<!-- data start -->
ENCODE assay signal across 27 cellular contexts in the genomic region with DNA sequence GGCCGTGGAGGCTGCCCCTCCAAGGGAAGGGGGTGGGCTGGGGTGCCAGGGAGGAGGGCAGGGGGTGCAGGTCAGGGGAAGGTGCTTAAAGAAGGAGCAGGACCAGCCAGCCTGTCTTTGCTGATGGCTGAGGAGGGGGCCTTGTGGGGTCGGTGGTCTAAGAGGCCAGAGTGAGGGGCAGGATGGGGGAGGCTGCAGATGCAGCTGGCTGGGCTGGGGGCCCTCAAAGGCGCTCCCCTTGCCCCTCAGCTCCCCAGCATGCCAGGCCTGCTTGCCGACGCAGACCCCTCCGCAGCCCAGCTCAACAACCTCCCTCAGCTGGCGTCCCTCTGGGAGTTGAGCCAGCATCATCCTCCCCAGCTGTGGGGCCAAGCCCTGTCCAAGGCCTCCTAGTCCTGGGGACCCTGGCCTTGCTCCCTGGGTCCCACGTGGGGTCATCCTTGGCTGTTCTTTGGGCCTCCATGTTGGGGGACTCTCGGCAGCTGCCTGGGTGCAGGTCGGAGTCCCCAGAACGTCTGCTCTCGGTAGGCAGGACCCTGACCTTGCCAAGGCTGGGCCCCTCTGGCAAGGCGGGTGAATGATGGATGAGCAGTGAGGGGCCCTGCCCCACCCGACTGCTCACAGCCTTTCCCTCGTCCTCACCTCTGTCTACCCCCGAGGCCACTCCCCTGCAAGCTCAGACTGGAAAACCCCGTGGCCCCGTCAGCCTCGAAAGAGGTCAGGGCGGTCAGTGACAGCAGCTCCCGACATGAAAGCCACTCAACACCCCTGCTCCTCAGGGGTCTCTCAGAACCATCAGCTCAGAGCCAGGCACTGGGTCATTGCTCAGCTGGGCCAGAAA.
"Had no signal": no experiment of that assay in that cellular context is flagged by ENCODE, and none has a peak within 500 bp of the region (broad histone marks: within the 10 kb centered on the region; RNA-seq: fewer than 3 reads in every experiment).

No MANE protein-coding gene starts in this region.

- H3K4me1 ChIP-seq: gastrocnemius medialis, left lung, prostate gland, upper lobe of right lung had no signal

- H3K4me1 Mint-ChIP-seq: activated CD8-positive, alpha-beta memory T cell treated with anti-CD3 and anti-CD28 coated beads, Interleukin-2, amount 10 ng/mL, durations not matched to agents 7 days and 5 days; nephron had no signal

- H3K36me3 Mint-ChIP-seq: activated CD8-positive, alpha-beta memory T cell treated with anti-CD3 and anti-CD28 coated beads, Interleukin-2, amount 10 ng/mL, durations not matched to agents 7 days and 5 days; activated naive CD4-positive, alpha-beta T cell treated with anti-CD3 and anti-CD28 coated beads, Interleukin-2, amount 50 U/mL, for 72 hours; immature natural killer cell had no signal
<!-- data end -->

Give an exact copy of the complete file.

ENCODE assay signal across 27 cellular contexts in the genomic region with DNA sequence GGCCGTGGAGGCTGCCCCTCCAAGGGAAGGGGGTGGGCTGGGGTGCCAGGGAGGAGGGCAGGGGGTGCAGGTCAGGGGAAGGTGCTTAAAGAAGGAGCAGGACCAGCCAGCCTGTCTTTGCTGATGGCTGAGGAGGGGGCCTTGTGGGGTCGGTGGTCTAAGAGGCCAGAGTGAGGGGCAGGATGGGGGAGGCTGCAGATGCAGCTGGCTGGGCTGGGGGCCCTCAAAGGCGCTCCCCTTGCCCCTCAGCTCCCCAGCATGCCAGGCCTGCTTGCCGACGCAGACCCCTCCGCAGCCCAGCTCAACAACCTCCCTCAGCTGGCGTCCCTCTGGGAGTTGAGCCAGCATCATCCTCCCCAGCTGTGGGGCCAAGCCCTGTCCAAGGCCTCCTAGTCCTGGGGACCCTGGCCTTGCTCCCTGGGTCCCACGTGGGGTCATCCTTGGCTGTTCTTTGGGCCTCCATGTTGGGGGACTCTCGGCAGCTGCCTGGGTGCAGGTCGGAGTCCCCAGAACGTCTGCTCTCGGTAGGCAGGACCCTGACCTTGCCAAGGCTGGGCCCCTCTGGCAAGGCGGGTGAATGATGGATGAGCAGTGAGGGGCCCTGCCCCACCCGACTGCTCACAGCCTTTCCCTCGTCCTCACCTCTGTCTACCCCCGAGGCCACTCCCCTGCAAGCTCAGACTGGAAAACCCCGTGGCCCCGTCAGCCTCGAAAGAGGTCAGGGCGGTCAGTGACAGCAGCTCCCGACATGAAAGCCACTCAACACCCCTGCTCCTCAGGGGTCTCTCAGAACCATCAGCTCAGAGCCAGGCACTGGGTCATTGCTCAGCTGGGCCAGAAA.
"Had no signal": no experiment of that assay in that cellular context is flagged by ENCODE, and none has a peak within 500 bp of the region (broad histone marks: within the 10 kb centered on the region; RNA-seq: fewer than 3 reads in every experiment).

No MANE protein-coding gene starts in this region.

- H3K4me1 ChIP-seq: gastrocnemius medialis, left lung, prostate gland, upper lobe of right lung had no signal

- H3K4me1 Mint-ChIP-seq: activated CD8-positive, alpha-beta memory T cell treated with anti-CD3 and anti-CD28 coated beads, Interleukin-2, amount 10 ng/mL, durations not matched to agents 7 days and 5 days; nephron had no signal

- H3K36me3 Mint-ChIP-seq: activated CD8-positive, alpha-beta memory T cell treated with anti-CD3 and anti-CD28 coated beads, Interleukin-2, amount 10 ng/mL, durations not matched to agents 7 days and 5 days; activated naive CD4-positive, alpha-beta T cell treated with anti-CD3 and anti-CD28 coated beads, Interleukin-2, amount 50 U/mL, for 72 hours; immature natural killer cell had no signal